Skip to content

US Destroys Last of Its Chemical Weapons Stockpile

US Destroys Last of Its Chemical Weapons Stockpile

The United States has destroyed the last of its declared chemical weapons stockpile at a military installation in Kentucky.

President Joe Biden said in a White House statement that the final munition in the country’s stockpile was “safely destroyed.” The disarmament milestone brings the country “one step closer to a world free from the horrors of chemical weapons,” the president said.

The Defense Department announced that the final M55 rocket filled with sarin nerve agent was destroyed on Friday at the Blue Grass Army Depot—a U.S. Army Joint Munitions Command storage facility in Richmond, Kentucky. Sarin nerve agent, also known as GB nerve agent, is a deadly toxin. Some 51,000 such rockets had been held at the depot since the 1940s.

The final munition—more than 100,000 mustard agent and nerve agent-filled projectiles and nerve agent-filled rockets—was destroyed via “neutralization and explosive destruction technologies” at the depot, the Pentagon announced.

An operator cuts the metal bands on a pallet of M55 rockets containing GB nerve agent at the Blue Grass Army Depot near Richmond, Ky., on July 6, 2022. (U.S. Army via AP)

Efforts to destroy chemical agents at the Blue Grass Army Depot began in June 2019, according to the Pentagon. All up, more than 523 U.S. tons of chemical agents were safely destroyed there.

Senate Republican Leader Mitch McConnell (R-Ky.) praised the latest move.

“Chemical weapons are responsible for some of the most horrific episodes of human loss,” Mr. McConnell said in a statement. “Though the use of these deadly agents will always be a stain on history, today our Nation has finally fulfilled our promise to rid our arsenal of this evil.”

Self-Imposed Deadline Met

The milestone meets the United States’ self-declared commitment to destroy all chemical weapons by Sept. 30, 2023.

Chemical weapons were first used in modern warfare in World War I, where they were estimated to have killed at least 100,000 people. The United States began assembling chemical weapons during World War I and continued producing them until the late 1960s.

By the end of the Cold War, the stockpile had reached over 30,000 tons, held at eight facilities in continental United States and one site on Johnston Atoll in the Pacific Ocean.

Congress mandated the destruction of the U.S. chemical weapons stockpile in 1986, and the efforts to eliminate the stockpiles started in 1990 on Johnston Atoll.

“While those stockpiles were under destruction, additional legislation required the Defense Department to assess and demonstrate alternative technologies to destroy chemical weapons by means other than incineration,” the Pentagon said.

“Successful implementation of alternative technologies resulted in the safe destruction of the remaining chemical weapons stored at the U.S. Army Pueblo Chemical Depot in Colorado and at the Blue Grass Army Depot in Kentucky.”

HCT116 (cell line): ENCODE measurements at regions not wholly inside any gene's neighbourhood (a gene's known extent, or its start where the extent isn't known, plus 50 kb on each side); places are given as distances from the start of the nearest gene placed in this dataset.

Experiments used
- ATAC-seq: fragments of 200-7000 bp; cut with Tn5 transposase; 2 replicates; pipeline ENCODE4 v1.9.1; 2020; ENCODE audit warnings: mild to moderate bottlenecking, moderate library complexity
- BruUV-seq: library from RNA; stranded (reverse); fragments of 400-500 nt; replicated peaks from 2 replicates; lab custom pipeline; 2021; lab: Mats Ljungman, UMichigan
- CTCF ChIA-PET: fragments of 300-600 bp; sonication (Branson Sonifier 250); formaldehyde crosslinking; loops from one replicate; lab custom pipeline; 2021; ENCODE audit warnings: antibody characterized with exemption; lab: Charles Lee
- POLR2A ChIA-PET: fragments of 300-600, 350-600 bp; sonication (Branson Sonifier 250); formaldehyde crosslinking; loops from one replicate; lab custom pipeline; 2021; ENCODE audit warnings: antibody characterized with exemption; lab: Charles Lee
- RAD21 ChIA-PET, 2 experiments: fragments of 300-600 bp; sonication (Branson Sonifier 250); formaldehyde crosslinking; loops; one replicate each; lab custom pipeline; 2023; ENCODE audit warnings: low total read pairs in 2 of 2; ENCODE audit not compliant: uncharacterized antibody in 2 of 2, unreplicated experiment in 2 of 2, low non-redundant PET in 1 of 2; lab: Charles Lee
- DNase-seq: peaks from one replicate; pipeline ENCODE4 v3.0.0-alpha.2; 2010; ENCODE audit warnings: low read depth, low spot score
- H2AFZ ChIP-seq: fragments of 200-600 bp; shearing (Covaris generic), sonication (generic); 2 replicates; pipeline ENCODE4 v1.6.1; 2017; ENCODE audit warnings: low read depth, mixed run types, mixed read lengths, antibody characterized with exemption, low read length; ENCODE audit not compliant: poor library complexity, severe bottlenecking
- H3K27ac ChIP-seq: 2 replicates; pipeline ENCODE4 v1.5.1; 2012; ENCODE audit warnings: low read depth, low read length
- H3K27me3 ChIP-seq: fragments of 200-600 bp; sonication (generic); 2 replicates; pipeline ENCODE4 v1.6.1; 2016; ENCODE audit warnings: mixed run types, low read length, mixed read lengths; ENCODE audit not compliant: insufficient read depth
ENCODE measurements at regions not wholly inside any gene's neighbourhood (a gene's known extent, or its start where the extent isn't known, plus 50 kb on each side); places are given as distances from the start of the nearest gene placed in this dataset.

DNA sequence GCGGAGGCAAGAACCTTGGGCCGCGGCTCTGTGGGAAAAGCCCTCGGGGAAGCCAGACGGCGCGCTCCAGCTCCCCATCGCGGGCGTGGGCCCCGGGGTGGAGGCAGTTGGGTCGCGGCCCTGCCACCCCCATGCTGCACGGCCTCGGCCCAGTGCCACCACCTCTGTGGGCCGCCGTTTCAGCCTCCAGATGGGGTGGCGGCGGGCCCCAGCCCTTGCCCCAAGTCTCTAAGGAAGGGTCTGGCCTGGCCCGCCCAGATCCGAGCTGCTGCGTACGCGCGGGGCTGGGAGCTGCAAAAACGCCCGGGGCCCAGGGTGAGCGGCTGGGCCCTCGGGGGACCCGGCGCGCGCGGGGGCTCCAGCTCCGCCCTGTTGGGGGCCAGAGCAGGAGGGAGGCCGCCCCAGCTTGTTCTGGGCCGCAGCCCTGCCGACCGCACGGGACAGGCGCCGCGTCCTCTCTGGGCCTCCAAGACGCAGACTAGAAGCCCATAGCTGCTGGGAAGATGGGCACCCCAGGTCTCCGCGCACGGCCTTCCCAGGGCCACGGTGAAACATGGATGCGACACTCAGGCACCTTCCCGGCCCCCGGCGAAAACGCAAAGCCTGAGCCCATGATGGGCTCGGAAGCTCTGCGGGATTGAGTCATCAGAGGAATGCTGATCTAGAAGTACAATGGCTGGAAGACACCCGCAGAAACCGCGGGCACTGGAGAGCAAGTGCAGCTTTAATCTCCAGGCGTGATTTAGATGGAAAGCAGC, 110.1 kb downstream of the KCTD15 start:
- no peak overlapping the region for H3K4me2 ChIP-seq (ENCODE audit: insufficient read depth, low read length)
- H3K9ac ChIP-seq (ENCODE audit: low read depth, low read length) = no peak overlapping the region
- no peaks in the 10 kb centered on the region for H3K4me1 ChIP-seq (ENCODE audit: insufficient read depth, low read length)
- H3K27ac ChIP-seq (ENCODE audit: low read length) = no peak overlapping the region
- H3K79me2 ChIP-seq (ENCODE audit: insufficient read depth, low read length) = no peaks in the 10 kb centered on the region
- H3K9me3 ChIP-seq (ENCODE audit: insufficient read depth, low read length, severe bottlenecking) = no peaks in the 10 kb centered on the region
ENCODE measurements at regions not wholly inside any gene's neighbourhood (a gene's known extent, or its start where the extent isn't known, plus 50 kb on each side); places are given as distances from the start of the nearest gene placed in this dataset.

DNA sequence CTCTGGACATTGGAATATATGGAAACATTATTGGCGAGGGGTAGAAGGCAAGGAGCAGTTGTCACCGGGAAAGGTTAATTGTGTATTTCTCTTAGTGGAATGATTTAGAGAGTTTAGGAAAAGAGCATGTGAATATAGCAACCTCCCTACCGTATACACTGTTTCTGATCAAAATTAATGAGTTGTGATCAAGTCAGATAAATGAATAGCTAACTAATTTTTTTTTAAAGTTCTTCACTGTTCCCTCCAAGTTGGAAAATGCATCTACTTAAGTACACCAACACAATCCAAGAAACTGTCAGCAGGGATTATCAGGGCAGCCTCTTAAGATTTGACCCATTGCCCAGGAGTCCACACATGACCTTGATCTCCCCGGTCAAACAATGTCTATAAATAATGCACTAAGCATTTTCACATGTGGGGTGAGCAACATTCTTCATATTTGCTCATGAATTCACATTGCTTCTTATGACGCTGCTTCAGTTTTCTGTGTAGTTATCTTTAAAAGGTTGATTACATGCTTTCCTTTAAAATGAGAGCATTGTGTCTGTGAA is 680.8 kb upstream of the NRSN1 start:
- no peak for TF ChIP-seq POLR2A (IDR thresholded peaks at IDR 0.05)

Canisters of mustard gas, part of the U.S. chemical weapons stockpile, wait for destruction at the U.S. Army Pueblo Chemical Depot in Pueblo, Colo., on June 8, 2023. (AP Photo/David Zalubowski)

The Colorado and Kentucky sites were the last among where the nation’s chemical weapons had been stockpiled and destroyed. The other locations included facilities in Alabama, Arkansas, Oregon, and Utah.

Michael Abaie, the executive officer of the Pentagon’s Assembled Chemical Weapons Alternatives Program, said the facilities that were storing the chemical weapons will enter a closure phase for the next three to four years.

“This includes disposal of secondary wastes, decontamination and decommissioning of facilities and equipment, disposition of property, demolition of some facilities, and close-out of contracts and environmental permits,” Mr. Abaie said in a statement. “During closure, the safety of the workforce, the public and the environment will remain the program’s top priority.”

Chemical Weapons A safety vehicle passing a compound filled with 170-gallon containers of mustard and blister agent at the Deseret Chemical Depot in Tooele, Utah, on April 30, 2001. (AP Photo/Douglas C. Pizac)

Chemical Weapons Convention

Mr. Biden said in his statement that eliminating the final chemical weapons “not only makes good on our long-standing commitment under the Chemical Weapons Convention” but also “marks the first time an international body has verified destruction of an entire category of declared weapons of mass destruction.”

The Chemical Weapons Convention is an international arms control treaty ratified by the United States in 1997, and was joined by 193 countries. The treaty bars members from developing, producing, acquiring, stockpiling, retaining, or transferring chemical weapons.

Mr. Biden urged Russia and Syria to “return to compliance” with the convention and “admit their undeclared programs, which have been used to commit brazen atrocities and attacks.” He also called on any holdout nations to join the convention.

Friday’s announcement came as the Biden administration has also decided to provide so-called “cluster munitions” to Ukraine. These munitions, after they are fired, open in midair and release small bombs (bomblets) over a wide area to strike several targets simultaneously. They can be delivered by planes, artillery, and missiles.

Two-thirds of NATO countries have banned such weapons because they can cause many civilian casualties.

U.S. national security adviser Jake Sullivan said the decision will enable the Ukrainians to continue their war effort with the ordinance they need, and that Ukraine has promised to use the munitions carefully.

 Michael Clements and The Associated Press contributed to this report.

Source link

Leave a Reply

Your email address will not be published. Required fields are marked *

en_USEnglish